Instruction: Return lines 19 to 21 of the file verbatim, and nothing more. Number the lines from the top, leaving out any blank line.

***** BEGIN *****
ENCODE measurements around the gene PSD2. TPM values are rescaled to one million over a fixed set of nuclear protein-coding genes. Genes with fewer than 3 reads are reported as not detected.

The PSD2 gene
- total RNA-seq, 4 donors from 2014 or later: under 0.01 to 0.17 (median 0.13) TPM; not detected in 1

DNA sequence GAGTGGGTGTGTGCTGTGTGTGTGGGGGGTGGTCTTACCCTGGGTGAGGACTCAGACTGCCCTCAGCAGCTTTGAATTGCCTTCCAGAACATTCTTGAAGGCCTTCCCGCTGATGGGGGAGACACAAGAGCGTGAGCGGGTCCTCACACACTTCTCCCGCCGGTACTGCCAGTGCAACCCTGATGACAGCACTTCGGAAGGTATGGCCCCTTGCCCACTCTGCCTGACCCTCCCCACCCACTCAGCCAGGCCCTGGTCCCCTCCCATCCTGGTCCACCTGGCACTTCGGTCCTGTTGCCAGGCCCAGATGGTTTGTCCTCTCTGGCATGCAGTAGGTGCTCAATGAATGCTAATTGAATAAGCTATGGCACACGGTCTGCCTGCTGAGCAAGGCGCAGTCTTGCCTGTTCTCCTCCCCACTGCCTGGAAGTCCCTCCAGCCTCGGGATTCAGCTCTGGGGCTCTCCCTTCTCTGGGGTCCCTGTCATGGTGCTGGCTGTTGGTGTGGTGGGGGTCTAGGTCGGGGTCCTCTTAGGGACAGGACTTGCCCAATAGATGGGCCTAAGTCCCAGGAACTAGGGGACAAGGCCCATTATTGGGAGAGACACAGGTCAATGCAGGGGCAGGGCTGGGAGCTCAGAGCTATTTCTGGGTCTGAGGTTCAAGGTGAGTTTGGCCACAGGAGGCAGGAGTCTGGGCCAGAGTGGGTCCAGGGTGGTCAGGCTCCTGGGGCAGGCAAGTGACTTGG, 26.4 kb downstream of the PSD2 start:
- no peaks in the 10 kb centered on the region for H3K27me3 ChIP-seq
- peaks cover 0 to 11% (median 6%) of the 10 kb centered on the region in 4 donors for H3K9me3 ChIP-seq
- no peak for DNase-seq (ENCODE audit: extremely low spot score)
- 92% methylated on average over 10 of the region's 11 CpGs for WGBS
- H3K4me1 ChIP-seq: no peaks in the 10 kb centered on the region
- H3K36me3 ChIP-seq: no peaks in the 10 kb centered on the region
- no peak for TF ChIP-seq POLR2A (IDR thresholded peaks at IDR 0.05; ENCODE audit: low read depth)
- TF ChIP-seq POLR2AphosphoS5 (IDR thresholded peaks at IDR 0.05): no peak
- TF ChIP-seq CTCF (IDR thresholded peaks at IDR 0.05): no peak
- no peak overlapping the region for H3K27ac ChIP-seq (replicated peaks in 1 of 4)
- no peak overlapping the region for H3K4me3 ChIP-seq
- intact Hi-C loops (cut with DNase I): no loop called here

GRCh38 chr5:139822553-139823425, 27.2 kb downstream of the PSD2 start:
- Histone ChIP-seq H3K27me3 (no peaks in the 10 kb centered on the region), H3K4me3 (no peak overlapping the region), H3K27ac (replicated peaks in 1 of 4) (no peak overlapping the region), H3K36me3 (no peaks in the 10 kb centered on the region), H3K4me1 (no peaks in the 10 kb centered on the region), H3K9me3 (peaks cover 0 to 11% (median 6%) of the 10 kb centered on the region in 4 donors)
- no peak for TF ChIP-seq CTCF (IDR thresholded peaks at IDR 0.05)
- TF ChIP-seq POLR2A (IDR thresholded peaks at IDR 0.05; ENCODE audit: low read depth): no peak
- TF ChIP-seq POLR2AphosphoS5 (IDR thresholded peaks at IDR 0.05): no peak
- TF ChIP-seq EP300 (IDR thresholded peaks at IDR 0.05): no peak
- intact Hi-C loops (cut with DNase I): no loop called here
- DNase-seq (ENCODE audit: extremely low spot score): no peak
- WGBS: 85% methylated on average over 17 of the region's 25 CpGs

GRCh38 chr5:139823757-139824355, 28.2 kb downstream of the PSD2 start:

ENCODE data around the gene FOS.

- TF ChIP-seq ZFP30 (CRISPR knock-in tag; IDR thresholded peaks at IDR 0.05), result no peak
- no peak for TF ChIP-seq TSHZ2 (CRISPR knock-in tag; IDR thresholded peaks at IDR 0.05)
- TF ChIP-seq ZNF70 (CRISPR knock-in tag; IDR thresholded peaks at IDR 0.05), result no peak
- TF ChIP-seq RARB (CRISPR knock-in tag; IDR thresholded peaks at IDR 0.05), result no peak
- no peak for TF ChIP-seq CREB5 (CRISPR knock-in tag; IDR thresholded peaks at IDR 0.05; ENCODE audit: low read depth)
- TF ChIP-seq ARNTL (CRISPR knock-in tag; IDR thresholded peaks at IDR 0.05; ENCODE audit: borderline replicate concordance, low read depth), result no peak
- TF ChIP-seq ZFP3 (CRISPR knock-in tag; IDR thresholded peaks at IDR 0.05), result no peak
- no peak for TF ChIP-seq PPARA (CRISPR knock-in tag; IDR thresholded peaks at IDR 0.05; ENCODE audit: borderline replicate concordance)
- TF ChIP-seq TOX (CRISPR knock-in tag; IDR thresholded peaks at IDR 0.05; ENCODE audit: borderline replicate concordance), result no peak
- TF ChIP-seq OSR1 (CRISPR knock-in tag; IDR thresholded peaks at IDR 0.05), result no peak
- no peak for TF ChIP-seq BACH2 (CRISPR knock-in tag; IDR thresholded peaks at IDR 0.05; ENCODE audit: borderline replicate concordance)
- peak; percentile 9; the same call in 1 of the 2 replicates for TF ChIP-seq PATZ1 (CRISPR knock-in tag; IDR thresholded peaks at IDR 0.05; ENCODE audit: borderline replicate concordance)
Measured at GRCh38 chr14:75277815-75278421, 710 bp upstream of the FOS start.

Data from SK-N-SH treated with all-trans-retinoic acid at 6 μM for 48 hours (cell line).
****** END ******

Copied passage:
- no peak for TF ChIP-seq CTCF (IDR thresholded peaks at IDR 0.05)
- TF ChIP-seq POLR2A (IDR thresholded peaks at IDR 0.05; ENCODE audit: low read depth): no peak
- TF ChIP-seq POLR2AphosphoS5 (IDR thresholded peaks at IDR 0.05): no peak